invasion of Iraq. ISIS was born out of
Al Qaeda in Iraq, a group that was unknown before the 2003 invasion.
There then followed a 25 second response from James Schneider, a Momentum
supporter defending Jeremy Corbyn but not saying very much else.
It was then the turn of John Mann, the Zionist MP and Chair of the so-called
Parliamentary Anti-Semitism Committee, who is of the opinion that those who
support a boycott of Israel are inherently and automatically anti-Semitic. He was given 6 minutes and 4 seconds. In other words those arguing that the LP was
saturated with anti-Semitism had a mere 16 times as much time as the person who
defended Corbyn. Schneider didn’t even
tackle the question of anti-Semitism in the Labour Party, because he didn’t
have any time. The idea of having
someone directly confront John Mann is obviously an alien concept to the BBC
and Andrew Neil.
In my previous post I described Neil’s questions as ‘softball questions’. In fact even that underplays the fact that
they were really an attempt to encourage Mann to even greater heights of
vacuous rhetoric. Mann’s message, which
he was allowed to repeat ad nauseum is that anti-Semitism is a big problem in
the Labour Party and Corbyn is doing nothing about it. What he wasn’t asked, at any stage, was the
slightest bit of evidence to support his arguments.
Neil asked 6 questions:
The first question was to ask is there a problem with anti-Semitism in the
Labour Party. An interviewer with any
scruples or sense of balance of fairness would have asked ‘Why do you say there
is an anti-Semitism problem… ‘ or ‘what is the evidence for your assertion that…’
Unsurprisingly Mann waffled and engaged in empty rhetoric but provided not a scrap of evidence
for his assertion. But Neil was anxious to
help Mann develop his argument.
The second question was no better. It
assumed there was a problem of anti-Semitism. Why has it come back and his
third question simply focussed the question, why in the Labour Party. Again no challenge to the central
Neil’s next question shows exactly
where this Murdoch hack is coming from.
He refers to Corbyn’s ‘friends in Hamas and Hezbollah’ which is a
repetition of the lies that were told in the summer. Corbyn chaired a meeting at which he
referred to the speakers as ‘friends’ in a general and polite sense. That was all.
They weren’t his personal friends.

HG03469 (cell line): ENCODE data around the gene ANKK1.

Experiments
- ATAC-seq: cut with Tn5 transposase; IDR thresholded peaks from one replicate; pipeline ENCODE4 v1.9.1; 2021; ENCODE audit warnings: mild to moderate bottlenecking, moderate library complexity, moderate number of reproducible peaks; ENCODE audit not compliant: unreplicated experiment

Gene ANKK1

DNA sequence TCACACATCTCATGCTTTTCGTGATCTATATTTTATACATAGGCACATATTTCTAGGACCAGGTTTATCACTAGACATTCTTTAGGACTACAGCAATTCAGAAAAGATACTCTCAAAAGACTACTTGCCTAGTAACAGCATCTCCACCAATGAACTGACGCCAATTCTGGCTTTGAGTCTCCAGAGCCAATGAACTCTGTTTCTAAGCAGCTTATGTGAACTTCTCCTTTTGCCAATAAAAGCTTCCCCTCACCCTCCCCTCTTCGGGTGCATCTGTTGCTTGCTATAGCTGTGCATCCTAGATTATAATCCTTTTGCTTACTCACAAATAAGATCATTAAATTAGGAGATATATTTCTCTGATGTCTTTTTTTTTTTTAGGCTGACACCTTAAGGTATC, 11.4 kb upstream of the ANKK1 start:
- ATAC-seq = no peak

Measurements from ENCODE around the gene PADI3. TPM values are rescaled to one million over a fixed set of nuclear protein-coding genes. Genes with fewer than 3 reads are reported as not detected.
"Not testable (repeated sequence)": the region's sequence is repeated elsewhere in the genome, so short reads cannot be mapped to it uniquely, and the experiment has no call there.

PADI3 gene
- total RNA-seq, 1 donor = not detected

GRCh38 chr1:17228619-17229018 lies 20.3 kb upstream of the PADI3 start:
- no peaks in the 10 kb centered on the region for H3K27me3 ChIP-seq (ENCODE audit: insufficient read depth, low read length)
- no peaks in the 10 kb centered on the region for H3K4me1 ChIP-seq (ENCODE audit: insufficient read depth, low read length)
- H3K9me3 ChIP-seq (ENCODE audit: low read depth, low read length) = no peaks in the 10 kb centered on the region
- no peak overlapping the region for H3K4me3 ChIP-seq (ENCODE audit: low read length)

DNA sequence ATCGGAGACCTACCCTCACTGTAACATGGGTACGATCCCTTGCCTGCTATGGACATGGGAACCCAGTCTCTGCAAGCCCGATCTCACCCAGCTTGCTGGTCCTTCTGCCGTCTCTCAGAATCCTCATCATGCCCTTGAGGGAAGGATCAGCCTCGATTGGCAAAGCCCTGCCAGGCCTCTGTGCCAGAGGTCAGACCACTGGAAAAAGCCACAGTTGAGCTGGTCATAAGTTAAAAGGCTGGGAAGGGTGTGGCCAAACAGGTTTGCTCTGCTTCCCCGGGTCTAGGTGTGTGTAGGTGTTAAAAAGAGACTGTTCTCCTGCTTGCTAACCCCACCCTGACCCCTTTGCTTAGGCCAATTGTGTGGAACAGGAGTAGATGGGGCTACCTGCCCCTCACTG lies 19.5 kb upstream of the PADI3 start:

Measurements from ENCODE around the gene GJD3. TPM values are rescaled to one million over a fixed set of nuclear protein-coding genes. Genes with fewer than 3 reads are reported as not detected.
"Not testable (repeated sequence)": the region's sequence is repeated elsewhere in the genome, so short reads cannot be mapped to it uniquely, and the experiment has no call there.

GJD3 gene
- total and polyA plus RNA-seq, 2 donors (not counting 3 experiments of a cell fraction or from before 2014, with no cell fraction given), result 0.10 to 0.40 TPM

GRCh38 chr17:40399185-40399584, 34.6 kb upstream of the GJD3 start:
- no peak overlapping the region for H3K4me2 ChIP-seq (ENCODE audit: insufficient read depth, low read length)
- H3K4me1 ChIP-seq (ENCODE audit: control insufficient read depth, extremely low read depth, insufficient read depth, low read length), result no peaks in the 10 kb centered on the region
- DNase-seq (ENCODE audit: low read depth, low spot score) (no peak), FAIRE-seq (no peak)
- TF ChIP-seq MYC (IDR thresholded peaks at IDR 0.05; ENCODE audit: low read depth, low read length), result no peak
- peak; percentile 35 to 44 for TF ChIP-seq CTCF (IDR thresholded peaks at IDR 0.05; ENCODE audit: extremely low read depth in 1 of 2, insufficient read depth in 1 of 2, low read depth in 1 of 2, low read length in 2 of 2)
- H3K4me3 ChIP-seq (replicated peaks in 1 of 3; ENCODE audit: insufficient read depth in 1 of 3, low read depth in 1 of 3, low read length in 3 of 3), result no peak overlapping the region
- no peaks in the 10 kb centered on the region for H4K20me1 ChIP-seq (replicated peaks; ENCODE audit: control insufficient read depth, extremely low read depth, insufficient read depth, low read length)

Neil then suggests that Corbyn shares platforms with people hostile to Israel
and whether that is anti-Semitic. Notice
the sleight of hand. Hostility to the Zionist
state is therefore anti-Semitic.
fifth question was no different. Are you
doing enough about this – there’s no pretence as to whether or not ‘this’ is
But it was Neil’s 6th
question which is the beauty. Irony of
irony – having paid homage to the idea that there is a problem of anti-Semitism
in the Labour Party, Andrew Neil demonstrates that the only problem with anti-Semitism
lies with people like himself. He asks
about that old canard, the ‘Jewish vote’ as if there is a block Jewish vote to
If Neil had bothered to get the programme assistants to do a bit of
background research they could have done worse than read Geoffrey Alderman’s
book of 35 years ago ‘The Jewish Community
in British Politics’ which showed conclusively that, even then, the Jewish community
predominantly voted Conservative because Jews had risen socio-economically up
the ladder. There is no reason to believe
that Jewish people vote Tory because of anti-Zionism. His statements that ‘Historically JM the
Labour Party has done well from the Jewish vote, The Jewish vote over time has tended to vote
Labour.’ is simply untrue.
Alderman showed that even in the 1970’s there was a significant number of Jews voting for the racist and fascist National Front, even though they were anti-Semitic and denied the holocaust, because their racism was directed at Black people. Since the
1950’s as Jews have become progressively better off, having moved from the East
End to the suburbs, their voting patterns have switched from Labour to Tory.
We have a non-Jew John Mann MP, who travels the world and makes a good
living out of ‘anti-Semitism’ telling Jewish opponents of Israel, people who
follow the prophetic tradition of opposing injustice whoever commits it, that
they are anti-Semitic! The word ‘chutzpah’